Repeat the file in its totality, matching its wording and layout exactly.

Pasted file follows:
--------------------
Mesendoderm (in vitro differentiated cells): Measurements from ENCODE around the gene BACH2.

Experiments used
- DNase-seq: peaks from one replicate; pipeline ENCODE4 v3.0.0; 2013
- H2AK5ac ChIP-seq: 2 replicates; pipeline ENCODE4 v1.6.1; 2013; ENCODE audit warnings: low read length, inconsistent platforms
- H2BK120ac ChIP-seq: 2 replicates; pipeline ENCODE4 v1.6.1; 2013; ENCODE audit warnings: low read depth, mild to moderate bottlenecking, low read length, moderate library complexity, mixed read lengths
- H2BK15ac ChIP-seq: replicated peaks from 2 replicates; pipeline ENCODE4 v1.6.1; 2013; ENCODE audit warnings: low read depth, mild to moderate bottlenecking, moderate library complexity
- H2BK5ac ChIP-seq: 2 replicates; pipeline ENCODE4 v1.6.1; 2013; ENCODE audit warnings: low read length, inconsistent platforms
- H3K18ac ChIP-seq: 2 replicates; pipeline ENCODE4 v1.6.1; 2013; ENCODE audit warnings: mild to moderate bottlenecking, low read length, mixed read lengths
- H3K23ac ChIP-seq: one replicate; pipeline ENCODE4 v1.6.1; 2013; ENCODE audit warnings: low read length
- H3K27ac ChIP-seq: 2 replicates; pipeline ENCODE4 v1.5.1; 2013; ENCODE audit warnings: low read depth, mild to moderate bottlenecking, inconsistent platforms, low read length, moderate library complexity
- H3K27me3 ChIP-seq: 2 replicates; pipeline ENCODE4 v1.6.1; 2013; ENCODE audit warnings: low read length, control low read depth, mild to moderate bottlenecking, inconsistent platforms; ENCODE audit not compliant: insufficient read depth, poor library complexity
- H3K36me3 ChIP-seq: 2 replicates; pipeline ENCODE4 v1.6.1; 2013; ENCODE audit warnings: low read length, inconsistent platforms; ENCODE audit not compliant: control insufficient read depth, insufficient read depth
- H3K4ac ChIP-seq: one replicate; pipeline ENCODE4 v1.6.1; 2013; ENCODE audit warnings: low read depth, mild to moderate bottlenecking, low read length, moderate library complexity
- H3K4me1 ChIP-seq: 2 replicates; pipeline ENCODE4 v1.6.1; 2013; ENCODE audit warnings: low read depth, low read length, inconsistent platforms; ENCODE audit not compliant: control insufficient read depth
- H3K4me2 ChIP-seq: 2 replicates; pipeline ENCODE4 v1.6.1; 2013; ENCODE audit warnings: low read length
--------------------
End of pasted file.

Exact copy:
Mesendoderm (in vitro differentiated cells): Measurements from ENCODE around the gene BACH2.

Experiments used
- DNase-seq: peaks from one replicate; pipeline ENCODE4 v3.0.0; 2013
- H2AK5ac ChIP-seq: 2 replicates; pipeline ENCODE4 v1.6.1; 2013; ENCODE audit warnings: low read length, inconsistent platforms
- H2BK120ac ChIP-seq: 2 replicates; pipeline ENCODE4 v1.6.1; 2013; ENCODE audit warnings: low read depth, mild to moderate bottlenecking, low read length, moderate library complexity, mixed read lengths
- H2BK15ac ChIP-seq: replicated peaks from 2 replicates; pipeline ENCODE4 v1.6.1; 2013; ENCODE audit warnings: low read depth, mild to moderate bottlenecking, moderate library complexity
- H2BK5ac ChIP-seq: 2 replicates; pipeline ENCODE4 v1.6.1; 2013; ENCODE audit warnings: low read length, inconsistent platforms
- H3K18ac ChIP-seq: 2 replicates; pipeline ENCODE4 v1.6.1; 2013; ENCODE audit warnings: mild to moderate bottlenecking, low read length, mixed read lengths
- H3K23ac ChIP-seq: one replicate; pipeline ENCODE4 v1.6.1; 2013; ENCODE audit warnings: low read length
- H3K27ac ChIP-seq: 2 replicates; pipeline ENCODE4 v1.5.1; 2013; ENCODE audit warnings: low read depth, mild to moderate bottlenecking, inconsistent platforms, low read length, moderate library complexity
- H3K27me3 ChIP-seq: 2 replicates; pipeline ENCODE4 v1.6.1; 2013; ENCODE audit warnings: low read length, control low read depth, mild to moderate bottlenecking, inconsistent platforms; ENCODE audit not compliant: insufficient read depth, poor library complexity
- H3K36me3 ChIP-seq: 2 replicates; pipeline ENCODE4 v1.6.1; 2013; ENCODE audit warnings: low read length, inconsistent platforms; ENCODE audit not compliant: control insufficient read depth, insufficient read depth
- H3K4ac ChIP-seq: one replicate; pipeline ENCODE4 v1.6.1; 2013; ENCODE audit warnings: low read depth, mild to moderate bottlenecking, low read length, moderate library complexity
- H3K4me1 ChIP-seq: 2 replicates; pipeline ENCODE4 v1.6.1; 2013; ENCODE audit warnings: low read depth, low read length, inconsistent platforms; ENCODE audit not compliant: control insufficient read depth
- H3K4me2 ChIP-seq: 2 replicates; pipeline ENCODE4 v1.6.1; 2013; ENCODE audit warnings: low read length